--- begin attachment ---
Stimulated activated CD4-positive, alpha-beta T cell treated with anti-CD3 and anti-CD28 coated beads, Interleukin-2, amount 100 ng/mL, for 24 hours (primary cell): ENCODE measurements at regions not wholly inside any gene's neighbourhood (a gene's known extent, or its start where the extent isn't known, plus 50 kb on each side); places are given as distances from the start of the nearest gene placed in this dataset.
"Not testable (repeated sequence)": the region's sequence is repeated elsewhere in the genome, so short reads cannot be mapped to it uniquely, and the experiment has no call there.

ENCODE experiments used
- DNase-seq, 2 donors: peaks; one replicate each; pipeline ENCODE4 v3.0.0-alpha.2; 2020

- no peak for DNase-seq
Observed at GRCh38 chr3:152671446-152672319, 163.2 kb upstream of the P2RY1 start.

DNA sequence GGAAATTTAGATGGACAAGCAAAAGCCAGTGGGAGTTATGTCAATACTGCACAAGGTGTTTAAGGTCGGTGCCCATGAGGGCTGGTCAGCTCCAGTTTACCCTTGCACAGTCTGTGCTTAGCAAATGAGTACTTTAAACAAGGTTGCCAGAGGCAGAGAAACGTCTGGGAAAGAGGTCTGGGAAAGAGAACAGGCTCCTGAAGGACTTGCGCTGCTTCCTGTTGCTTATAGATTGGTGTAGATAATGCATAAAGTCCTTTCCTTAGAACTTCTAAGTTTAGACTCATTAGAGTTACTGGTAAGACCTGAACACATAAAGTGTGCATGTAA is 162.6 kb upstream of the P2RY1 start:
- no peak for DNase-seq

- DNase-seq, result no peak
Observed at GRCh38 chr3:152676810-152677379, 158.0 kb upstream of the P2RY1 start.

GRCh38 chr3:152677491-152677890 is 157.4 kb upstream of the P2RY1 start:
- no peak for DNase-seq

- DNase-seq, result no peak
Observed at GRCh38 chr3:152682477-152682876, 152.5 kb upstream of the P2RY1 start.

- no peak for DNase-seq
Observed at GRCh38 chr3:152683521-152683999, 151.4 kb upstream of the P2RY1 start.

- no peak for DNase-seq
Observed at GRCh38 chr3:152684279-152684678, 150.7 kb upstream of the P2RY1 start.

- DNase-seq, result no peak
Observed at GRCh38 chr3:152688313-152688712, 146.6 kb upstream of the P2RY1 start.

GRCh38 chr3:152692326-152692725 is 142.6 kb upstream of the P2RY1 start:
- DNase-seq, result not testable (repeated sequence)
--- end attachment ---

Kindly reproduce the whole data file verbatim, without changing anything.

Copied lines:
Stimulated activated CD4-positive, alpha-beta T cell treated with anti-CD3 and anti-CD28 coated beads, Interleukin-2, amount 100 ng/mL, for 24 hours (primary cell): ENCODE measurements at regions not wholly inside any gene's neighbourhood (a gene's known extent, or its start where the extent isn't known, plus 50 kb on each side); places are given as distances from the start of the nearest gene placed in this dataset.
"Not testable (repeated sequence)": the region's sequence is repeated elsewhere in the genome, so short reads cannot be mapped to it uniquely, and the experiment has no call there.

ENCODE experiments used
- DNase-seq, 2 donors: peaks; one replicate each; pipeline ENCODE4 v3.0.0-alpha.2; 2020

- no peak for DNase-seq
Observed at GRCh38 chr3:152671446-152672319, 163.2 kb upstream of the P2RY1 start.

DNA sequence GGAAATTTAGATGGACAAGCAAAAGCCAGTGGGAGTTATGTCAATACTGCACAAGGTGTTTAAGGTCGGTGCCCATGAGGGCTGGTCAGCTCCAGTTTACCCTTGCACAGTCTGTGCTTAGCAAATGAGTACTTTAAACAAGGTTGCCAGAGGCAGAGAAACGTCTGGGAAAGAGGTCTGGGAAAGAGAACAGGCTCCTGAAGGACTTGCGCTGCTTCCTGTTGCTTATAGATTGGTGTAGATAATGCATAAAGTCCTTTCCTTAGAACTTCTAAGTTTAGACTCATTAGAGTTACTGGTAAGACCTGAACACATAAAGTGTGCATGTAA is 162.6 kb upstream of the P2RY1 start:
- no peak for DNase-seq

- DNase-seq, result no peak
Observed at GRCh38 chr3:152676810-152677379, 158.0 kb upstream of the P2RY1 start.

GRCh38 chr3:152677491-152677890 is 157.4 kb upstream of the P2RY1 start:
- no peak for DNase-seq

- DNase-seq, result no peak
Observed at GRCh38 chr3:152682477-152682876, 152.5 kb upstream of the P2RY1 start.

- no peak for DNase-seq
Observed at GRCh38 chr3:152683521-152683999, 151.4 kb upstream of the P2RY1 start.

- no peak for DNase-seq
Observed at GRCh38 chr3:152684279-152684678, 150.7 kb upstream of the P2RY1 start.

- DNase-seq, result no peak
Observed at GRCh38 chr3:152688313-152688712, 146.6 kb upstream of the P2RY1 start.

GRCh38 chr3:152692326-152692725 is 142.6 kb upstream of the P2RY1 start:
- DNase-seq, result not testable (repeated sequence)